Equities investors in the Nigerian capital market have every reason to cheer as the value of their investments, measured by the Nigerian Stock Exchange (NSE) capitalisation, went up by N8 trillion ($20,986bn) in 2020.
This translated to a 60 per cent gain.
The market capitalisation rose from N12.969 trillion ($34,021bn) in 2019 to N21.057 trillion ($55,238bn) as at the close of the market on Thursday.
At the close of trading on Thursday, the NSE All-Share Index (ASI) delivered 50 per cent return, rising from 26,842.07 to close at 40,270.72, compared with a decline of 14.6 per cent in 2019 and 17.81 per cent in 2018.
The gain recorded by the Nigerian bourse in 2020 is the best among 93 equity indexes tracked by Bloomberg.
The gain came amid the COVID-19 pandemic and economic recession, which were expected to affect the performance of the market.
Despite the lockdowns and disruptions occasioned by COVID-19 pandemic, the unrests due to #EndSARS protests against police brutality in October, the stock market survived hyperinflation and economic recession to end the year higher.
The Nigerian equities market rode on low yields in the fixed income market and renewed interest by domestic investors to outperform other global markets.
Although the stock market was oversold with many prices trading record lows at the beginning of the year, the Central Bank of Nigeria (CBN)’s restriction of domestic investors from participating in its open market operations (OMO), as well as the interest rate cut, boosted the patronage of the market in 2020.
While many foreign investors exited the market following the outbreak of the COVID-19 pandemic and difficulty in accessing forex for the repatriation of their returns, domestic investors flocked to the market in search of high yields.
This trend was maintained as domestic investor accounted for 65.2 per cent or N1.239 trillion ($3,250bn) out of the total N1.899 trillion ($4,981bn) invested in equities as at the end of November 2020. Foreign investors staked N659 billion or 34.7 per cent.
The Chief Executive Officer (CEO) of NSE, Mr Oscar Onyema, has attested to the role the CBN played in the rally witnessed in the stock market, saying that its policies made the stock market attractive to investors.
“I must say that some of the policy changes include the CBN policy that domestic institutional investors should stop participating in the OMO market. That has driven significant funds into the Nigerian Treasury Bills (NTB) market and some of those funds have found their way into the equities market.
“We have also seen a cut in interest rate. That was a significant move in support of equities as an asset class. What investors tend to do is to look for yield,” he said.
With inflation rate at 14.89 per cent, yield or coupon or interest rate at the fixed-income market hover between less than one per cent and a little above one per cent for the one-year instrument to some seven per cent annual coupon for the two-decades-and-a half instrument, Nigerian equities’ return is the most attractive and the only positive-yielding return in 2020.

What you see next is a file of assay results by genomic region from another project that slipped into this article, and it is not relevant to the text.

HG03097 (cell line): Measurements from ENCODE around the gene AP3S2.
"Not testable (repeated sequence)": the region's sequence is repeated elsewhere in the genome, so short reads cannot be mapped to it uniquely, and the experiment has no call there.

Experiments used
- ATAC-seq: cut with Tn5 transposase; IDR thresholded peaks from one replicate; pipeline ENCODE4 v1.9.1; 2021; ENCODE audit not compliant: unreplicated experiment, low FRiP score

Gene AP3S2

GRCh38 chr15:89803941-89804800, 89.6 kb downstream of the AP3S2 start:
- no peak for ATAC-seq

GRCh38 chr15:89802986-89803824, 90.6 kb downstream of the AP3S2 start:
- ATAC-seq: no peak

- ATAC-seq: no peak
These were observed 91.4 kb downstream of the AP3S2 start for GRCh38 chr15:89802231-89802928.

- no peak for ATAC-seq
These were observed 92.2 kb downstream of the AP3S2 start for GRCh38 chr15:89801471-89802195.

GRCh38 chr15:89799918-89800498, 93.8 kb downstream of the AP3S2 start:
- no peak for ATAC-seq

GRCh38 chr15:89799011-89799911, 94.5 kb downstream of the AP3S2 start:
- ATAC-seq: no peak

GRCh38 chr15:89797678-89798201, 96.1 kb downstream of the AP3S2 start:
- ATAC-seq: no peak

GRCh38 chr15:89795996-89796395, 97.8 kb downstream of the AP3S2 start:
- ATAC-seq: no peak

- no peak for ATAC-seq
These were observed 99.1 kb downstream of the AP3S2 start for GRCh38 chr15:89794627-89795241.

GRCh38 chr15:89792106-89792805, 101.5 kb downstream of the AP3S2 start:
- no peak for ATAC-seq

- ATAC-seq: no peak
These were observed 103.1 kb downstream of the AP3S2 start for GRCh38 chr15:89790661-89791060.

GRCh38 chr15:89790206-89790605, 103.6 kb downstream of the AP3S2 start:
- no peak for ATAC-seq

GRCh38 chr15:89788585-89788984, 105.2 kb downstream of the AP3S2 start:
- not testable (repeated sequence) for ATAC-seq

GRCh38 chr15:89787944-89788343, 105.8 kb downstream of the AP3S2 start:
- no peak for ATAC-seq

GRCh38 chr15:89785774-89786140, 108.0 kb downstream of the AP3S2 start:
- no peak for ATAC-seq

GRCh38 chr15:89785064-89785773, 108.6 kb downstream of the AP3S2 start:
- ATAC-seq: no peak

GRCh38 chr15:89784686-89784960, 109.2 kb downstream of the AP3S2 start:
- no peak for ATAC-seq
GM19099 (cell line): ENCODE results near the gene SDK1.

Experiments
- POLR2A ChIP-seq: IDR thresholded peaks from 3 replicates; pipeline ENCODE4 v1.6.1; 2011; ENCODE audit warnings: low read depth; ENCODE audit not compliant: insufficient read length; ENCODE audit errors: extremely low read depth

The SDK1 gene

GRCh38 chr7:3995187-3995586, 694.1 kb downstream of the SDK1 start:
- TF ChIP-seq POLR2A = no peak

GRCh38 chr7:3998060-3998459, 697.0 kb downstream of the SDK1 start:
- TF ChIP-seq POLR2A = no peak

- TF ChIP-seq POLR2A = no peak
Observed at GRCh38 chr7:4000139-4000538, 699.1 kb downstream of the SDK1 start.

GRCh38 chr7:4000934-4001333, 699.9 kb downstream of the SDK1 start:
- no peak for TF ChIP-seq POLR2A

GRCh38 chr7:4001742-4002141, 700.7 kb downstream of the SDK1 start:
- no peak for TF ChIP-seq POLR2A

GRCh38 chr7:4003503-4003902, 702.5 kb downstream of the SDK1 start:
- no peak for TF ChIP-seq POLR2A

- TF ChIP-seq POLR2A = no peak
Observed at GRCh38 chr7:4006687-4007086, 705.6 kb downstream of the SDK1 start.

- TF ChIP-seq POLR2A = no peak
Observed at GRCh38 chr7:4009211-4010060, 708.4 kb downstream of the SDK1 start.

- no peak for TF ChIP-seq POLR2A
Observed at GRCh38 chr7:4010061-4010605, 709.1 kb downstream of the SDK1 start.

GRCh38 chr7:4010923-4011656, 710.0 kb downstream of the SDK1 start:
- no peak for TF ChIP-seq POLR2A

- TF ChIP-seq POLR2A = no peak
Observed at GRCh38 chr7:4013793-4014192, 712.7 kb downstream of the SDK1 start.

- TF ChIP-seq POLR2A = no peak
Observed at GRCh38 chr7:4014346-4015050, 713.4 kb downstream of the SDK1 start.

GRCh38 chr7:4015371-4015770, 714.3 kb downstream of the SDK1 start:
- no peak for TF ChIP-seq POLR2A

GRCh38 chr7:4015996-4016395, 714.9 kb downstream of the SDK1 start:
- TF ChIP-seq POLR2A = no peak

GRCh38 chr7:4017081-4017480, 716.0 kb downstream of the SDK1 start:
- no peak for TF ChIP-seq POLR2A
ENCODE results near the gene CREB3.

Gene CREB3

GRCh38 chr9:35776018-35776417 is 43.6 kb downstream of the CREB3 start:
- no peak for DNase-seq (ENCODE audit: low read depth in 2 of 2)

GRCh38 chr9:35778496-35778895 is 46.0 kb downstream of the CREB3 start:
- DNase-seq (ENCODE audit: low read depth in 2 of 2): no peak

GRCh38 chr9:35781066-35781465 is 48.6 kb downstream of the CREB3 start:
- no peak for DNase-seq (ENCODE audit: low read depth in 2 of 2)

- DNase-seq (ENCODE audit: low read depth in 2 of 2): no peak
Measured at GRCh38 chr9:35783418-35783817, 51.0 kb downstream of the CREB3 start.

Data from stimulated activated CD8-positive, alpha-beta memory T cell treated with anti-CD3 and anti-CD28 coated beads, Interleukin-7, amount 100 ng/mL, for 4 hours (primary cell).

Onyema explained that since the Nigerian economy has shifted into a negative real interest rate environment, investors are now in search of investments that would give them higher yields and returns, noting that the stock market provided those investments.
“Given the record dividend yield available in the Nigerian market and given the strong fundamentals of a number of companies that are listed on the Exchange, it makes sense that as investors try to rebalance their portfolio, they would look at equities,” Onyema added.
Commenting on the market performance in 2020, an excited President of the Chartered Institute of Stockbrokers (CIS), Mr Olatunde Amolegbe, described it as good news for investors and Nigeria.
“ It is heartwarming after suffering the hangover of the global financial crisis longer than most other countries. The most gratifying fact about this performance is that it is actually backed by fundamental performances of our quoted companies. The performance also underpins the need for improvement in liquidity flow to the market through various sources that we at the CIS have been advocating in the last few years,” he stated.
Amolegbe explained that the reduction in the interest rate and fixed income yield has been a net positive for quoted companies that are now able to borrow cheaper to finance their operations as well as for market operators that can see renewed interest in the financial markets.
“The NSE’s performance is also an affirmation of our market’s increasing correlation with other global market markets. I expect the trend to continue into the New Year. Investors should, however, ensure that they speak to their certified stockbrokers before taking any decisions,” he added.
Analysts at Cordros Securities called for an extension of the equity bull market.
According to them, the performance in the fixed income market will be a tale of two halves, saying they expect yields to remain in the low single-digit territory through the first half (H1) of 2021 with a moderate uptrend to account for reduced market participation as investors seek yields in other asset classes.
They stated: “However, in the latter part of the year, we believe that a combination of weak market participation, revision of monetary policy to a tightening cycle, widening fiscal deficit, and fragile macroeconomic environment will lead to an increase in yields over 2021. Similar to the fixed income market, we also expect it to be a tale of two halves for Nigerian equities in 2021, with the market delivering further upside in the first half of 2021 before retracing slightly in the second half on an expected reversal in fixed income yields. The sources of risks remain plenty, the macro story remains uninspiring, and valuations are elevated.”
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